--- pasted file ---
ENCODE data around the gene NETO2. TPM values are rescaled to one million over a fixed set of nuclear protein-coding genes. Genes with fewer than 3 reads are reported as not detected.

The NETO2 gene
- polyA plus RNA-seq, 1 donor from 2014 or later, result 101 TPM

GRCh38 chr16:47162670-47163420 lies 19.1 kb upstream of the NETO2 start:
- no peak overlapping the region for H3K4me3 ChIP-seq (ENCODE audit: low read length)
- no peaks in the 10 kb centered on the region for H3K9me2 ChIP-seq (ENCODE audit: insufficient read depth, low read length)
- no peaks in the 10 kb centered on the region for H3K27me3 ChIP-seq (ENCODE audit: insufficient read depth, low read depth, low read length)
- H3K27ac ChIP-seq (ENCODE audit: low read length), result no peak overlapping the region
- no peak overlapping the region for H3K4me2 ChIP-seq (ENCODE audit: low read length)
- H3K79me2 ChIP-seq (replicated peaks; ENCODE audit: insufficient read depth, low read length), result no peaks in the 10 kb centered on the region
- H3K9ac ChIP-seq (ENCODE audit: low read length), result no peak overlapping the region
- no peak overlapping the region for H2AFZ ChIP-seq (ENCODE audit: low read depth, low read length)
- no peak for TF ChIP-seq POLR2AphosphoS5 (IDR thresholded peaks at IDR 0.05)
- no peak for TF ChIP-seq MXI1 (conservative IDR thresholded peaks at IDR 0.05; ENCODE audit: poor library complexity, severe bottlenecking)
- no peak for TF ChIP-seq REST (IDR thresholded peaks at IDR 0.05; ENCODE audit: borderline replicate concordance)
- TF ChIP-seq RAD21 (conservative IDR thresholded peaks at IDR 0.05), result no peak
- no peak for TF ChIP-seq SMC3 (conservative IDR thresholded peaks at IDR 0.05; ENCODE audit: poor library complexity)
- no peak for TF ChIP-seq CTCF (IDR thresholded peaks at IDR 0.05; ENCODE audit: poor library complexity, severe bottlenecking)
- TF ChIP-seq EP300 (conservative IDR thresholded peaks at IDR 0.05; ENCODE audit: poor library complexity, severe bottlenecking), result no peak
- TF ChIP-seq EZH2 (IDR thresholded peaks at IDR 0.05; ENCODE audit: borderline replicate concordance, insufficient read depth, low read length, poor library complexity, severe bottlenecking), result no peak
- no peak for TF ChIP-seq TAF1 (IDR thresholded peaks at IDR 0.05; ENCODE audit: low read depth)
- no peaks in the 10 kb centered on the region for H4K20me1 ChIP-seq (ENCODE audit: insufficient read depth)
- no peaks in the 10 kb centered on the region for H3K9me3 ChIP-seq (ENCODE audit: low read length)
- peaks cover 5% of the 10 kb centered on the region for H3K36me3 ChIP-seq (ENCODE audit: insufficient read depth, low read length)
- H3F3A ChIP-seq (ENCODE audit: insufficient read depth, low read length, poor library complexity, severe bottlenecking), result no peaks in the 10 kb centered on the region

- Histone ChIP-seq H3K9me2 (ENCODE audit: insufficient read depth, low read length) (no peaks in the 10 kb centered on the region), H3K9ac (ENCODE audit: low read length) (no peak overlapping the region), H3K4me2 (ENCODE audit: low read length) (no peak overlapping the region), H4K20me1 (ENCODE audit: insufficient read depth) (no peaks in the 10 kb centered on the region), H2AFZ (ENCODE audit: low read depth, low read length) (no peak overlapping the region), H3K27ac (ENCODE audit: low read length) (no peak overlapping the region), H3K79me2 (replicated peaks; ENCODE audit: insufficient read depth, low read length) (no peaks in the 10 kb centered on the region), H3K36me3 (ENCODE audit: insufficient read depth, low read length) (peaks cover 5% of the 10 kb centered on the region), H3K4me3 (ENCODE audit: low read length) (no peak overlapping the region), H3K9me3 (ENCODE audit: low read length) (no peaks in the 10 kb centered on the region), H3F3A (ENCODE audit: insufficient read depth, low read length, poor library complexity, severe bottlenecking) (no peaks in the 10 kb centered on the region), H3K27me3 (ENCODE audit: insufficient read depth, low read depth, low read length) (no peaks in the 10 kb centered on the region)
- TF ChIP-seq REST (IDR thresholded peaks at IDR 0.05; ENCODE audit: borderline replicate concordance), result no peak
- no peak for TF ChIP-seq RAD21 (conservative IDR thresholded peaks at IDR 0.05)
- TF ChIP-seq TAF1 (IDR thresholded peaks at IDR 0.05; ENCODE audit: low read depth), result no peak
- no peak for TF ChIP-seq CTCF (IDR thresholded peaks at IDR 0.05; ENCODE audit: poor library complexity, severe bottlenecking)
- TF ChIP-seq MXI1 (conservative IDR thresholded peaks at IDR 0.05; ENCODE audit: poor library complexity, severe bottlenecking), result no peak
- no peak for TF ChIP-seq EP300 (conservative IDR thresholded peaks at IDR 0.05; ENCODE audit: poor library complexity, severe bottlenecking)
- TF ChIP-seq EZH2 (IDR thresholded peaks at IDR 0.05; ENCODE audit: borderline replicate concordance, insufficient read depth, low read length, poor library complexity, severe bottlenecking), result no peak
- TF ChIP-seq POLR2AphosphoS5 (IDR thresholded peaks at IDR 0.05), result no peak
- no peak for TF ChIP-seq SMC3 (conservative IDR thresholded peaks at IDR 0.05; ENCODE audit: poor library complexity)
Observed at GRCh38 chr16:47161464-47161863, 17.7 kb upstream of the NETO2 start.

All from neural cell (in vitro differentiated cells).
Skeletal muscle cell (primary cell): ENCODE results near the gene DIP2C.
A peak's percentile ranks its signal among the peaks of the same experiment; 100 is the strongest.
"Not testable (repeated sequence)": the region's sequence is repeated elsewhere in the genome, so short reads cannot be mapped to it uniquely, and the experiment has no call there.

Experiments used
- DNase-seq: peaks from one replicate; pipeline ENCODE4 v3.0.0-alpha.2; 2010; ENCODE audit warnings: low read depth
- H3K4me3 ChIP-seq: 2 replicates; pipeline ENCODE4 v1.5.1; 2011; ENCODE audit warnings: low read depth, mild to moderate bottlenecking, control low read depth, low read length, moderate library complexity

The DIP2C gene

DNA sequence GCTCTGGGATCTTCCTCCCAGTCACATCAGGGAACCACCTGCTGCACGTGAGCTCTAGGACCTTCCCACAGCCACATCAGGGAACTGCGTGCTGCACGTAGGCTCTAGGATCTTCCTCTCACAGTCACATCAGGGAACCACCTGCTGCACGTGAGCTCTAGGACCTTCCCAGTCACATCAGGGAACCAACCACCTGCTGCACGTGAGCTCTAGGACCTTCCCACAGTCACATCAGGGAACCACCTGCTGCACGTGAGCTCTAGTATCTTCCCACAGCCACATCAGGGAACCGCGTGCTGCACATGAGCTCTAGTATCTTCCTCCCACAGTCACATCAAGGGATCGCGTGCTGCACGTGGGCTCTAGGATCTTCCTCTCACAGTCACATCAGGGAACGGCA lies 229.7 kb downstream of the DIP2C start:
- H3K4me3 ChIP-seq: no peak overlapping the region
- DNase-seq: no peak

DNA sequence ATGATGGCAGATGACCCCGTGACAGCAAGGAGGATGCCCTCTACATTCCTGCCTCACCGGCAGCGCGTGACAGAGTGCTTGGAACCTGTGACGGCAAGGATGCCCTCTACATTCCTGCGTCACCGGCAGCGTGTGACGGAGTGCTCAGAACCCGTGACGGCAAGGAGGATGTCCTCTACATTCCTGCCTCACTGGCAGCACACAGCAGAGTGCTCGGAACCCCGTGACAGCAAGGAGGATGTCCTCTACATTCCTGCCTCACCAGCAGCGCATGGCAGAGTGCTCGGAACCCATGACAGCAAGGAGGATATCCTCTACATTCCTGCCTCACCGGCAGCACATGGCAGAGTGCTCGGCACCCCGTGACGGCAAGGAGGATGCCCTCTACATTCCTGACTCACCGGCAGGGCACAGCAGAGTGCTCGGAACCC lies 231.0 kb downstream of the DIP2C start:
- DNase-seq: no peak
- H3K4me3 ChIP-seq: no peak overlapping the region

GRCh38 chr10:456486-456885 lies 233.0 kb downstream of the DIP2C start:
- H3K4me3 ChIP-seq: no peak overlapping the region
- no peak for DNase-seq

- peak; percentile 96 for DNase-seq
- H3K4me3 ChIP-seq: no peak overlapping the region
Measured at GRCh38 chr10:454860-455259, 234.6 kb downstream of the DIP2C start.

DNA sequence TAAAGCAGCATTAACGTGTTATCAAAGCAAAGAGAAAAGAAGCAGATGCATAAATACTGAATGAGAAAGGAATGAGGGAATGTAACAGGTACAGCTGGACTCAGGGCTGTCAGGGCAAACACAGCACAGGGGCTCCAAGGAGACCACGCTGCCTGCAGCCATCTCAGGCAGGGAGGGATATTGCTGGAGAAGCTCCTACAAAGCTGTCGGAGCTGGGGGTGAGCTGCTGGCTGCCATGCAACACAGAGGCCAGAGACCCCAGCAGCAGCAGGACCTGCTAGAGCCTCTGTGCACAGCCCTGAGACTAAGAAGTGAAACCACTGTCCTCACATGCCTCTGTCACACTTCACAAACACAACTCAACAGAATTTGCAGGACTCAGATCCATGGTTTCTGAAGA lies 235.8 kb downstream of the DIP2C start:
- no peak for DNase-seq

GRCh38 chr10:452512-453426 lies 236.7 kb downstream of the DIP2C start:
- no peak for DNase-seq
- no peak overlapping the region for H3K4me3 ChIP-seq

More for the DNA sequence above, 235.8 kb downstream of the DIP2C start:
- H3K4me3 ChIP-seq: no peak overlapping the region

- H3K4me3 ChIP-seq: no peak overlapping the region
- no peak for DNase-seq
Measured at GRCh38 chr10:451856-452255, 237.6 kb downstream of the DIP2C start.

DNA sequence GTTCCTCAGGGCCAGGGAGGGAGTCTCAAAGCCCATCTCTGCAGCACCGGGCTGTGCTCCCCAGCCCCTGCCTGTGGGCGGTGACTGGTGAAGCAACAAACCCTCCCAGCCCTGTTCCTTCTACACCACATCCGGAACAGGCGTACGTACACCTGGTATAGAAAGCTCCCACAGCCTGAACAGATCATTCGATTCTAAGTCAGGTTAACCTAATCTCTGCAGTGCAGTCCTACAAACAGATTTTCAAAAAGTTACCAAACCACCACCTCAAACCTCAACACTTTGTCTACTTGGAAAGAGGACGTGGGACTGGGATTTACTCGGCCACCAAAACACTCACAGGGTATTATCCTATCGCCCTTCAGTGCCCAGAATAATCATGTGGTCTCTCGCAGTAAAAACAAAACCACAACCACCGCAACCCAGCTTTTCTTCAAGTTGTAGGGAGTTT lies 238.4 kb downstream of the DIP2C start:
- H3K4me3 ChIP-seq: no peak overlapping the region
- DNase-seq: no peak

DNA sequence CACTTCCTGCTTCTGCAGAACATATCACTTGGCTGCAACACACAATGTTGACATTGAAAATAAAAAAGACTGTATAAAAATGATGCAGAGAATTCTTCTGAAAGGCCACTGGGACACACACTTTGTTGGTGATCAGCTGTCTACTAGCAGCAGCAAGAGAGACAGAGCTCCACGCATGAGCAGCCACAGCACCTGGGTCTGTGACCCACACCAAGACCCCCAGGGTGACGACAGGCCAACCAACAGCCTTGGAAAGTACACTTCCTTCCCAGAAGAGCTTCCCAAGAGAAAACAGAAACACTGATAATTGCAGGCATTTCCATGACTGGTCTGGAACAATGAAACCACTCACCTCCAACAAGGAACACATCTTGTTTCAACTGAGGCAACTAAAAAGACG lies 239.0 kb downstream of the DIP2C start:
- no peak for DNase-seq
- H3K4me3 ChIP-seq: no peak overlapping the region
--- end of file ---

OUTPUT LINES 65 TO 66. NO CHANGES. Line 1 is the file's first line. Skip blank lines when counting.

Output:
- no peak for DNase-seq
Measured at GRCh38 chr10:451856-452255, 237.6 kb downstream of the DIP2C start.